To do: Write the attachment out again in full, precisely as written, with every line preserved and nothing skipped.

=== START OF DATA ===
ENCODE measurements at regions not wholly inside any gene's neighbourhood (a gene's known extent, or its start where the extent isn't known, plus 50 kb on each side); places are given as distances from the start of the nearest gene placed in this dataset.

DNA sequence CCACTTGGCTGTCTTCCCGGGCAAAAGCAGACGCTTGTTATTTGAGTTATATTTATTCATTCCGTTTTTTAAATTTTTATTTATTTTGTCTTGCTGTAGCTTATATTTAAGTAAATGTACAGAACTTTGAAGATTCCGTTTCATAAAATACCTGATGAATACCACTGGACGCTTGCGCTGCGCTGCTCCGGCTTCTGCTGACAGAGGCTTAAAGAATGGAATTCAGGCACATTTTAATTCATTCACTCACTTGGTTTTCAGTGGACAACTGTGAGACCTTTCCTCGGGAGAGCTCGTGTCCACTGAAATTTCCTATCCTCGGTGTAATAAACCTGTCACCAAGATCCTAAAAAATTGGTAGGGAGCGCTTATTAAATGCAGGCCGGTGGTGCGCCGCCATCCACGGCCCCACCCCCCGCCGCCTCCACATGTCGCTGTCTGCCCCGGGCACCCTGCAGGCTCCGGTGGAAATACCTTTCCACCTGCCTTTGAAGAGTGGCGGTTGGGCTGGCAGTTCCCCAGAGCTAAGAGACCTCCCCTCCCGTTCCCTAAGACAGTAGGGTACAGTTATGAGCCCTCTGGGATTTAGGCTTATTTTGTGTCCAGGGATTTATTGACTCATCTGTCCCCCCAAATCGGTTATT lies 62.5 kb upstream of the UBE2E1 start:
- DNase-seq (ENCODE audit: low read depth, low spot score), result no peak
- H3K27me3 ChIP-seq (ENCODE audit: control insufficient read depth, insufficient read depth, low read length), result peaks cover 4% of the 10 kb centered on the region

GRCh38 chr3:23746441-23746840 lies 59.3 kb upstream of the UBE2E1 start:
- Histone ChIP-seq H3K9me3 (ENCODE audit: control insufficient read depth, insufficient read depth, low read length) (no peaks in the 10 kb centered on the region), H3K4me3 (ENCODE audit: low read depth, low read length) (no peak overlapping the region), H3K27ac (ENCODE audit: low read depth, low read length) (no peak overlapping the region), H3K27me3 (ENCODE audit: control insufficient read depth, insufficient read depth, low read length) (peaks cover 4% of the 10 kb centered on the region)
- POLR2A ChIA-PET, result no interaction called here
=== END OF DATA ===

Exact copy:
ENCODE measurements at regions not wholly inside any gene's neighbourhood (a gene's known extent, or its start where the extent isn't known, plus 50 kb on each side); places are given as distances from the start of the nearest gene placed in this dataset.

DNA sequence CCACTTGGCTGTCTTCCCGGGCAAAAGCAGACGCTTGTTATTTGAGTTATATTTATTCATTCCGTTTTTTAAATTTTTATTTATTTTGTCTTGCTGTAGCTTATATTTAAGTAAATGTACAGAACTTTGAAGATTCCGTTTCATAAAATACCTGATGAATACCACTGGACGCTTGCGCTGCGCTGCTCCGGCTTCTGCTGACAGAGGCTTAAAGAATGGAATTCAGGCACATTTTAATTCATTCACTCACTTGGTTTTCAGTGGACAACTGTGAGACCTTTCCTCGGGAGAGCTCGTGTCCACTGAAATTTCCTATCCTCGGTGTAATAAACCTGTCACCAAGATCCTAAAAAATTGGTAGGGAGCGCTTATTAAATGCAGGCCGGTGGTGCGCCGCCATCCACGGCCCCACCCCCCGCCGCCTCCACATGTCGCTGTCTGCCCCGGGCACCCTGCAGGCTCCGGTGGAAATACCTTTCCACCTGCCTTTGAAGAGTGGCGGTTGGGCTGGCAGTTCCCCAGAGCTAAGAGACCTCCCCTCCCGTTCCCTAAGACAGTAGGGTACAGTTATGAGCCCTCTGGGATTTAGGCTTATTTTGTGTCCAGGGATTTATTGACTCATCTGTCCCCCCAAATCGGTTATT lies 62.5 kb upstream of the UBE2E1 start:
- DNase-seq (ENCODE audit: low read depth, low spot score), result no peak
- H3K27me3 ChIP-seq (ENCODE audit: control insufficient read depth, insufficient read depth, low read length), result peaks cover 4% of the 10 kb centered on the region

GRCh38 chr3:23746441-23746840 lies 59.3 kb upstream of the UBE2E1 start:
- Histone ChIP-seq H3K9me3 (ENCODE audit: control insufficient read depth, insufficient read depth, low read length) (no peaks in the 10 kb centered on the region), H3K4me3 (ENCODE audit: low read depth, low read length) (no peak overlapping the region), H3K27ac (ENCODE audit: low read depth, low read length) (no peak overlapping the region), H3K27me3 (ENCODE audit: control insufficient read depth, insufficient read depth, low read length) (peaks cover 4% of the 10 kb centered on the region)
- POLR2A ChIA-PET, result no interaction called here